Russia’s full-scale invasion of Ukraine in February was a violation of the UN Charter and an act of aggression, a crime under international law. Russian forces conducted indiscriminate attacks resulting in thousands of civilian casualties, amid mounting evidence of other crimes including torture, sexual violence and unlawful killings. Attacks on civilian infrastructure also led to violations of the rights to housing, health and education. A new law on the media granted excessive powers for the Ukrainian state media regulator. Promised new legislation on civil partnerships appeared to include same-sex relationships. The war exacerbated existing inequalities for women, amid a reported increase in gender-based violence. The crackdown on dissent and human rights defenders in Russian-occupied Crimea continued.
On 24 February, Russia launched a full-scale military invasion of Ukraine, including from neighbouring Belarus. Russian forces reached the outskirts of the capital, Kyiv, and made gains in the east and south of the country before being pushed back amidst fierce fighting. By the end of the year, Russian forces had retreated from much of the newly-captured territories but retained control of substantial territory in the east, south-east and south of Ukraine, including Crimea.
The war had an immense impact on Ukraine’s civilian population. The UN recorded close to 18,000 civilian casualties in 2022 including at least 6,884 deaths, mostly caused by the use of explosive weapons with wide-area effects. Actual figures were likely to be significantly higher.
Almost 8 million Ukrainians, mostly women, children and older people, left the country, creating the largest refugee population in Europe since the Second World War. Almost 7 million were estimated to be displaced within the country.
In September, Russia announced the illegal annexation of four partially occupied regions of Ukraine.
Ukraine’s public, political and civilian life was dominated by the war. Martial law was declared on 24 February and remained in place at the end of the year. The Ukrainian authorities took several steps to reduce Russia’s media, cultural and political influence within the country, including blocking various Russian online resources. At least 11 political parties were banned for their alleged seditious activities and ties to the Russian authorities.
One of the two principal Orthodox churches, the Ukrainian Orthodox Church (UOC), which, unlike the Orthodox Church of Ukraine, had retained formal subordination to the Moscow Patriarchy, amended its statutory documents in May to remove all respective subordination clauses, although its relationship with Moscow remained ambiguous. Nonetheless, in December, the authorities committed to banning its activities in Ukraine, and opened an investigation into its allegedly subversive activities, carrying out raids on churches and monasteries across the country.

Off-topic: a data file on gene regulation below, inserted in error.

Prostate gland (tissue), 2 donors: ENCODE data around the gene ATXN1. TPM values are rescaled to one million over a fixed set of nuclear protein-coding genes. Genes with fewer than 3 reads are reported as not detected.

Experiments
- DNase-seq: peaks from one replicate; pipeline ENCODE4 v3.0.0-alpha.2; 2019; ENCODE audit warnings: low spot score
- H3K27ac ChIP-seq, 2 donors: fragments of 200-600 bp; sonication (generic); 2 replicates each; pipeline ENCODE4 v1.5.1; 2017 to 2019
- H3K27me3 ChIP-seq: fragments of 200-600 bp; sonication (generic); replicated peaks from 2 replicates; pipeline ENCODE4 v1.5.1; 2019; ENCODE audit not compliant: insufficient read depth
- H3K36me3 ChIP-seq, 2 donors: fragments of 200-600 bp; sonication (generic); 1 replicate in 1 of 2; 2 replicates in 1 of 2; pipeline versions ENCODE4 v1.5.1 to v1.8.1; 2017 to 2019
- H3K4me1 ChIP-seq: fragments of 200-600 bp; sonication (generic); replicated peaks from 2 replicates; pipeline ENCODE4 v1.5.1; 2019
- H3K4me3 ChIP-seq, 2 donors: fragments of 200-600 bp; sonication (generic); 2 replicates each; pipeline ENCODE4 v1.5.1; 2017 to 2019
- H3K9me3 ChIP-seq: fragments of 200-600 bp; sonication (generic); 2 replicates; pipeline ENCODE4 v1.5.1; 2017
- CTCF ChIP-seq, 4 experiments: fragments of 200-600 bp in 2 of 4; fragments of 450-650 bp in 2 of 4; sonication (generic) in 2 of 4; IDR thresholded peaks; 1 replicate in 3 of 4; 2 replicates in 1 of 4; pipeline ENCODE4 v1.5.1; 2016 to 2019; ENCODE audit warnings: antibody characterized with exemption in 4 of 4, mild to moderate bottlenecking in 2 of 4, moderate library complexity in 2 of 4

The World Bank predicted that the Ukrainian economy would contract by around 45% and reported a tenfold rise in the country’s poverty rate, as nearly half a million children were pushed into poverty. In December, a World Bank official cited latest estimates of the cost of reconstruction as EUR 500 – 600 billion. The unemployment rate exceeded 30% at the end of the year.
Violations of international humanitarian law
Russia’s invasion of Ukraine triggered an extensive human rights, humanitarian and displacement crisis. Russian forces conducted indiscriminate attacks, using weapons with wide-area effects which resulted in thousands of civilian casualties. On 30 September, a Russian missile strike on a humanitarian convoy in Zaporizhzhia killed at least 25 civilians.1 Russian forces also occupied large swathes of territory, and denied civilians access to humanitarian aid. As Ukraine retook control of some territories, mounting evidence emerged of unlawful deprivation of liberty, torture, sexual violence, unlawful killings and other crimes by Russian forces.
In Russian-occupied territories, Russian authorities disabled or disrupted Ukrainian communication channels, including by replacing mobile networks with their own, and persecuted local residents who reported on attacks in the occupied territories, including through abduction, unlawful imprisonment and torture. There were reports of extrajudicial executions of civilians. In Bucha, for example, Amnesty International investigated five apparent extrajudicial executions carried out during the Russian occupation in March.2
Due to the restrictions on communication, and lack of access for independent media and monitors into Russian-occupied territories, reports of military strikes attributed to Ukrainian forces, including those resulting in casualties and damage to civilian infrastructure, were difficult to verify.3 Russian officials and state-controlled media made regular allegations about unlawful Ukrainian strikes, some of which were shown to be false. The Russian authorities blamed Ukrainian forces for the destruction of the theatre in Mariupol on 16 March, despite compelling evidence that this building, which was sheltering hundreds of civilians, was deliberately targeted by the Russian air force.4
Prisoners of war
Prisoners of war were subjected to ill-treatment and possible extrajudicial execution. Russian forces and their proxies mostly denied humanitarian access to prisoners they held. In August, the UN announced a fact-finding mission into the July attack in Olenivka that killed dozens of Ukrainian prisoners of war held by Russian proxy forces, but the mission was unable to deploy to the site. Ukraine denied carrying out the attack, and claimed it was a deliberate killing of prisoners by their captors.
Photos and videos circulating on social media depicted torture and other ill-treatment of prisoners, and possible extrajudicial executions, which would constitute a war crime. Videos emerged in July showing a Russian soldier castrating a Ukrainian captive before killing him. Reportedly, Russian security services questioned the suspected perpetrator and dismissed the video as fake, although it was independently verified by open-source investigators.